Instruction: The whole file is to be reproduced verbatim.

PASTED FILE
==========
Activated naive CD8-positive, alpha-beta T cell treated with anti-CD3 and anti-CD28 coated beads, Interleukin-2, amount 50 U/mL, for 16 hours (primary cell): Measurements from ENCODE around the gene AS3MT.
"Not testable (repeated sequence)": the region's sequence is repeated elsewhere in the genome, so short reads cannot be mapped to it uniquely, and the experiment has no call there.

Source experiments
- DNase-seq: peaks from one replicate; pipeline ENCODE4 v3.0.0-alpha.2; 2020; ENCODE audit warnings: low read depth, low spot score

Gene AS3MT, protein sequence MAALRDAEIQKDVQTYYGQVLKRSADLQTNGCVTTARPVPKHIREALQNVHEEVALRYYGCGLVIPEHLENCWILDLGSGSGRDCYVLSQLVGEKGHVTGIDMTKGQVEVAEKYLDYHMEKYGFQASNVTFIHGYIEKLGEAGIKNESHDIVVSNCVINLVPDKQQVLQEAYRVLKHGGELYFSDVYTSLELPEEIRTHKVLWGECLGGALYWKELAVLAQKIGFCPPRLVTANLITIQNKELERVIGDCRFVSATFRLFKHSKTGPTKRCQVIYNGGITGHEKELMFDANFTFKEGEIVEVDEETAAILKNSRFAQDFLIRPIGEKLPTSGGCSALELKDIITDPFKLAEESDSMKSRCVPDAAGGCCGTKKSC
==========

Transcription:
Activated naive CD8-positive, alpha-beta T cell treated with anti-CD3 and anti-CD28 coated beads, Interleukin-2, amount 50 U/mL, for 16 hours (primary cell): Measurements from ENCODE around the gene AS3MT.
"Not testable (repeated sequence)": the region's sequence is repeated elsewhere in the genome, so short reads cannot be mapped to it uniquely, and the experiment has no call there.

Source experiments
- DNase-seq: peaks from one replicate; pipeline ENCODE4 v3.0.0-alpha.2; 2020; ENCODE audit warnings: low read depth, low spot score

Gene AS3MT, protein sequence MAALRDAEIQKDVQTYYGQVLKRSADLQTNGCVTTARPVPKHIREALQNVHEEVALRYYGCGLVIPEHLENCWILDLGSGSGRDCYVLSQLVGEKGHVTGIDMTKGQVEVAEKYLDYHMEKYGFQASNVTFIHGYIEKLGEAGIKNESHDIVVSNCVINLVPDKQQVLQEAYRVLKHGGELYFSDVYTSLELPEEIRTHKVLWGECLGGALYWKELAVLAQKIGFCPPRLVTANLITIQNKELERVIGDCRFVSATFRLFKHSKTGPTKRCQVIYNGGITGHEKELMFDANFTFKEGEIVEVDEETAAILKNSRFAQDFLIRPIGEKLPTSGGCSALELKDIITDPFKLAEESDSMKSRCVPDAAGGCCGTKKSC